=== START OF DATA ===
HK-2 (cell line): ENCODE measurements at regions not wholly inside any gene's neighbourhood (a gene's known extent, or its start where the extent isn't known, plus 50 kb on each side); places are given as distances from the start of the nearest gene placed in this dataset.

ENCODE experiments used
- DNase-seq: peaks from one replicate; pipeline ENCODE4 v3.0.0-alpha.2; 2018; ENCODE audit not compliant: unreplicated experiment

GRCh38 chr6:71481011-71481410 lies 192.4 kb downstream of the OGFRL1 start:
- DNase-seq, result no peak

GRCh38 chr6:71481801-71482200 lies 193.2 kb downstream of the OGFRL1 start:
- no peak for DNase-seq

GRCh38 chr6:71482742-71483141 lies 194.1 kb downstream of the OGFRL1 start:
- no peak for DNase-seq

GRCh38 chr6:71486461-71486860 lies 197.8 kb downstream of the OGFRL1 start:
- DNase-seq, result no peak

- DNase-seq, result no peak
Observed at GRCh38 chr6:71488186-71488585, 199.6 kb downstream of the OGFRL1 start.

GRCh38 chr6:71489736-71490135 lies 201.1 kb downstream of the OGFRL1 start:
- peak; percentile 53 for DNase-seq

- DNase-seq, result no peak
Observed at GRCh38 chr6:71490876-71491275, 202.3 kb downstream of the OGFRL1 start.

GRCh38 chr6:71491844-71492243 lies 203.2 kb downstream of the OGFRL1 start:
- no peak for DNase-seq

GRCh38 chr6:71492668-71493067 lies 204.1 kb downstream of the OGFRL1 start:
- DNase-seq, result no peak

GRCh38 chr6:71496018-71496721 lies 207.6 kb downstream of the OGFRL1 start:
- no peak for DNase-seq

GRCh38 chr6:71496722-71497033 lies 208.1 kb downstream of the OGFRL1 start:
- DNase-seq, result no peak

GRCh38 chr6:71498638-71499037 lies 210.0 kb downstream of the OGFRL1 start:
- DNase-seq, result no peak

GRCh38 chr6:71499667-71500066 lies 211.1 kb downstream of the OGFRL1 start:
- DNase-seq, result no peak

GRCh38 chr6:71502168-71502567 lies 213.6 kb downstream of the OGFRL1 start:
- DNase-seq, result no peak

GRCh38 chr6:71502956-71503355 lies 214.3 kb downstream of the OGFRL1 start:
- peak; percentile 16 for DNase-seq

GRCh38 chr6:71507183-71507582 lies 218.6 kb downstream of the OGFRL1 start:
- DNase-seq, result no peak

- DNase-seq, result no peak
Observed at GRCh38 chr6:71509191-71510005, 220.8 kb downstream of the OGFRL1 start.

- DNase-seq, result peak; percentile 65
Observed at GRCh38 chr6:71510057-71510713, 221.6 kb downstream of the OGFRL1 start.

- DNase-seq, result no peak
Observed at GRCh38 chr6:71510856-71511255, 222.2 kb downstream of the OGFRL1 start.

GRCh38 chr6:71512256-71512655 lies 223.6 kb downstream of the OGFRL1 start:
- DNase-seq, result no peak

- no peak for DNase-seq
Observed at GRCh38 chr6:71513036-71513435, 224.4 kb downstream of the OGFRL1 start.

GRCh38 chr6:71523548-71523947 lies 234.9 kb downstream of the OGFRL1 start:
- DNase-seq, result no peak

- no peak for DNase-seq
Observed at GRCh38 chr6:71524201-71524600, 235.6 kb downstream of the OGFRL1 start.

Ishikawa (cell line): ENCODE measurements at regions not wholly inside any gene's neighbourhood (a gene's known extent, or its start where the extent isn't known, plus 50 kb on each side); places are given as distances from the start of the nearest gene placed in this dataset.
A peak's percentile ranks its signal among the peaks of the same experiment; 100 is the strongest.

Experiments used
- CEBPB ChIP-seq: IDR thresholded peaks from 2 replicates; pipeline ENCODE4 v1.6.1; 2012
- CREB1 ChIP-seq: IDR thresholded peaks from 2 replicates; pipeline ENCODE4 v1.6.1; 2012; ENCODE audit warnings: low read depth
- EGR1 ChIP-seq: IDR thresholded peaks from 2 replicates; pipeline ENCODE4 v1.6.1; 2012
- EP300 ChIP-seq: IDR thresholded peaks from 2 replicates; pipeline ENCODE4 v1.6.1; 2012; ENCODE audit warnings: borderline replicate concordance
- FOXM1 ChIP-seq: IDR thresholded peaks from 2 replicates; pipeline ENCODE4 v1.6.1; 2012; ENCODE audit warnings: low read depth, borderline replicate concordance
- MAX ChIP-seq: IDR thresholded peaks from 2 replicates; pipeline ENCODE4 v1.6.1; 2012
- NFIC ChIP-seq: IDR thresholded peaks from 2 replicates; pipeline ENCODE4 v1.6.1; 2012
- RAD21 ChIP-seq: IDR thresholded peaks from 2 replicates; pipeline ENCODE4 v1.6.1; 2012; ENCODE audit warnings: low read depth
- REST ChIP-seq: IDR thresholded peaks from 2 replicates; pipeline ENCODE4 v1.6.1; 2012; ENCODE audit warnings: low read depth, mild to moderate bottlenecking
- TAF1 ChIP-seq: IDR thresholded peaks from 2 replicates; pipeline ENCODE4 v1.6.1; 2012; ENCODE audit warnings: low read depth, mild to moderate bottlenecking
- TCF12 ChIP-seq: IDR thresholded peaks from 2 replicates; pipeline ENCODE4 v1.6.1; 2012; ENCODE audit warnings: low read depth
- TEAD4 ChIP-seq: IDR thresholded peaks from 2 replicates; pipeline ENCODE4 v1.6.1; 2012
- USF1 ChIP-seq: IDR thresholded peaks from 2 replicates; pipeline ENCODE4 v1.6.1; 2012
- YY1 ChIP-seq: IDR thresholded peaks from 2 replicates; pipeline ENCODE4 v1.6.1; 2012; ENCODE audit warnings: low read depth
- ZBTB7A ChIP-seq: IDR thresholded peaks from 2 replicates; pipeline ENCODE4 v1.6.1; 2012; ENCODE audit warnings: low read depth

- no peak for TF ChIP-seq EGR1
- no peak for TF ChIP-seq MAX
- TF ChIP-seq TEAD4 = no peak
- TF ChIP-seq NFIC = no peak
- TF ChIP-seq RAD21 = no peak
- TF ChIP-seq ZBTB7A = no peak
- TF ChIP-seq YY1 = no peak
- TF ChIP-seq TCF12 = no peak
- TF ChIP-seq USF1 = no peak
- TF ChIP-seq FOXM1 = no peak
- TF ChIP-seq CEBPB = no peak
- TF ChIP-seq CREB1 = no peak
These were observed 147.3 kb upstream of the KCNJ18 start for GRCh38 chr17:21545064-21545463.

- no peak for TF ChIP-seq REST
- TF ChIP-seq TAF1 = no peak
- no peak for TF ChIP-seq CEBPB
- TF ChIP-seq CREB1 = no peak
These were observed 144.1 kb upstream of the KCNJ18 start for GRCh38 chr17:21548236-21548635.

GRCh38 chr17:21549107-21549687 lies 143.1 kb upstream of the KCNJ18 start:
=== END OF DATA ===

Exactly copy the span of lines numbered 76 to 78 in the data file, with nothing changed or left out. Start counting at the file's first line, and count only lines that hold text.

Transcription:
- TF ChIP-seq USF1 = no peak
- TF ChIP-seq FOXM1 = no peak
- TF ChIP-seq CEBPB = no peak